A fractured or broken ankle is a partial or complete break of one or more bones in the ankle. A broken ankle is most commonly caused by physical activity like running or jumping, or by impact from falling or tripping. Fractured or broken bones are also commonly caused by car accidents.
While the severity of your broken ankle may vary, this injury is highly treatable for most people.
Symptoms of a Broken Ankle
Signs of a broken ankle include:
- Immediate pain after the injury
- Swelling, bruising, and in some cases visible deformity
- Difficulty walking, bearing weight, or wearing shoes
- Pain or tenderness with any movement of the ankle
If symptoms persist for more than two or three days, you should consult a doctor. Ankle fractures are often misinterpreted as an ankle sprain or strain.
Evaluating Your Broken Ankle
If you believe your ankle is sprained, strained, or fractured, you should have it examined by a medical professional immediately. He or she will be able to determine the exact cause of swelling, bruising, and pain.
During your appointment, your doctor will conduct a physical exam of your ankle and the surrounding area to pinpoint the injury and its severity. Your doctor may need to request imaging to see the injury more clearly or evaluate the severity. This may include an X-ray or MRI.
Diagnosing a Broken Ankle
Common types of broken ankles include stable and unstable fractures:
- Stable fractures are when the broken bones remain aligned with each other, barely out of place
- Unstable fractures occur when there are multiple breaks or the break is extended into the ankle joint, or has damaged the cartilage; unstable ankle fractures are often the result of a high-impact accident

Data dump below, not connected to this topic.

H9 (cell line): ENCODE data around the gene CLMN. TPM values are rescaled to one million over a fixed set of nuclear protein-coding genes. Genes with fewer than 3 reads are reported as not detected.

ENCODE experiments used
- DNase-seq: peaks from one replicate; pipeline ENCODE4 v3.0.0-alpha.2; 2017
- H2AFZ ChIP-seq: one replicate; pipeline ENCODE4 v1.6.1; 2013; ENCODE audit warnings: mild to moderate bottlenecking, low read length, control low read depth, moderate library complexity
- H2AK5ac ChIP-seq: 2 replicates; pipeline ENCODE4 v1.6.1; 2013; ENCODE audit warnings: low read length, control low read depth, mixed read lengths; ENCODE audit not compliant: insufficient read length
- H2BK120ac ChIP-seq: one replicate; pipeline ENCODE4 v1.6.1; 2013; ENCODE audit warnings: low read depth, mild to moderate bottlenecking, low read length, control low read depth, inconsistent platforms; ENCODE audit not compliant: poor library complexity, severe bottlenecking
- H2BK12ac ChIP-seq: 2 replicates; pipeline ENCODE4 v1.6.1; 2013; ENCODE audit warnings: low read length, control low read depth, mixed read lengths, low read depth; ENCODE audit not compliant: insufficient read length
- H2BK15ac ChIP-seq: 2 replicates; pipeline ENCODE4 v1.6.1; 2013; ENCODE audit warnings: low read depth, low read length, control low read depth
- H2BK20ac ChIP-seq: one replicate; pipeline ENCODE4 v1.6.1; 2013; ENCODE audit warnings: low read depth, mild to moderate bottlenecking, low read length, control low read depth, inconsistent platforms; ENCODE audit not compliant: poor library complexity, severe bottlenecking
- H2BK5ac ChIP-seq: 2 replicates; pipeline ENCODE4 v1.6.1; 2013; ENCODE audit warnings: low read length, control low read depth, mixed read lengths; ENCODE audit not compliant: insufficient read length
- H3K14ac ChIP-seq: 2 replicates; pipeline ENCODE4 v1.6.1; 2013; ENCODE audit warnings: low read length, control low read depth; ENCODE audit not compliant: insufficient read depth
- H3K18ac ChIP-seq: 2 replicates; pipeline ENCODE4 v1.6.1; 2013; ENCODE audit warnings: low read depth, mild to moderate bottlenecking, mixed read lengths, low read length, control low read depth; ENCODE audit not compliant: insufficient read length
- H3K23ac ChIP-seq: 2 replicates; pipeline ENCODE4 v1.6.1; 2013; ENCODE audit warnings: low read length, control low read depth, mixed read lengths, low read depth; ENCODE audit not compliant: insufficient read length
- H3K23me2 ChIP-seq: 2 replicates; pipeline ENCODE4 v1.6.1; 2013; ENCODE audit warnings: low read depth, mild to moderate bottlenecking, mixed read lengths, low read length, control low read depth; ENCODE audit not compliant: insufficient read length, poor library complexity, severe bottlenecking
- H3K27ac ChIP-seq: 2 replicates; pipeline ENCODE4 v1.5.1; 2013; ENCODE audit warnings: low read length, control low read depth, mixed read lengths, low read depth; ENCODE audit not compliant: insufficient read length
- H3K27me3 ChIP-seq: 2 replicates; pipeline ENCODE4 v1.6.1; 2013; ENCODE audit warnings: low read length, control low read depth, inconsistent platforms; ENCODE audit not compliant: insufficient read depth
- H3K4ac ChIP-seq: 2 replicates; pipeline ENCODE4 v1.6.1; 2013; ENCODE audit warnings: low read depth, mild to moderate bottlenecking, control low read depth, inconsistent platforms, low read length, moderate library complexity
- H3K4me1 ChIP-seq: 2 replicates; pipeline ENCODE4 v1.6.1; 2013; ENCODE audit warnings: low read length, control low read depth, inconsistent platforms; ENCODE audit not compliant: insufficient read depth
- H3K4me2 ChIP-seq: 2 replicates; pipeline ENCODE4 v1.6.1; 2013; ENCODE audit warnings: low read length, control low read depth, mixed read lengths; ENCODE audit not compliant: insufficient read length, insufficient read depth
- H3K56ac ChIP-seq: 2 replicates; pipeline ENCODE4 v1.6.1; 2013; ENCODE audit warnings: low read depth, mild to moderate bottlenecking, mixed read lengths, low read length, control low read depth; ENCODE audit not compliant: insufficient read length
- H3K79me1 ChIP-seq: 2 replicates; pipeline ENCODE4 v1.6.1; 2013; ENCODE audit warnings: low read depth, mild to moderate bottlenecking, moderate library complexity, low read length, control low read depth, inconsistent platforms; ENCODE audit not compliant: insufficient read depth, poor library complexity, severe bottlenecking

Treatment for a Broken Ankle
After diagnosing your fracture, your doctor will develop an individualized treatment plan specific to your injury and your needs. Stable breaks can typically be treated without surgery and will require you to keep weight off of the injury for a period of time.
A stable ankle break often requires you to wear a boot or cast, or use crutches for a set amount of time. Your doctor also may recommend Nonsteroidal anti-inflammatory drugs (NSAIDs) like ibuprofen to help relieve pain and physical therapy to help regain strength in your ankle.
Unstable fractures typically require surgery to reset bones and ligaments of the broken ankle and may require pins, screws, or other implements to stabilize the area. Following surgery your doctor will prescribe a physical therapy plan to help regain the strength and stability. Whether healed surgically or not, your doctor may also recommend:
- Pain management – NSAIDs, non-steroidal anti-inflammatory drugs, can help reduce pain and swelling of a broken ankle.
- Physical therapy – Once it’s recommended by your physician, physical therapy keeps your ankle moving and helps you build up muscle support around the break.
- Ankle supports – Whether or not your ankle is treated surgically, your doctor may recommend wearing an ankle brace for up to a few months after the injury is healed.
Broken Ankle Recovery Time
Recovery time for a broken ankle is different for each injury and can be dependent on the level of activity you want to return to (e.g. daily life or elite sports), the severity of the ankle fracture, and the extent of the surgery. Most stable ankle fractures require you to refrain from putting weight on your foot with the use of crutches and a boot or a cast for four to six weeks before starting physical therapy.
Physical therapy will often progress after two months. At that point most patients are able to walk around, but are still not able to resume athletic activity. According to Stephen Conti, MD, foot and ankle surgeon at Orthopaedic Specialists – UPMC, recovery for a stable ankle fracture usually requires three to four months before a patient is able to return to low-impact athletic activities.
For unstable ankle fractures that require surgery, the timeline for recovery can be nine months to one year before a patient can return to any type of significant athletic activity.
To learn more about broken ankles, or to schedule an appointment with a UPMC Orthopaedic Care expert, visit UPMC.com/Ortho.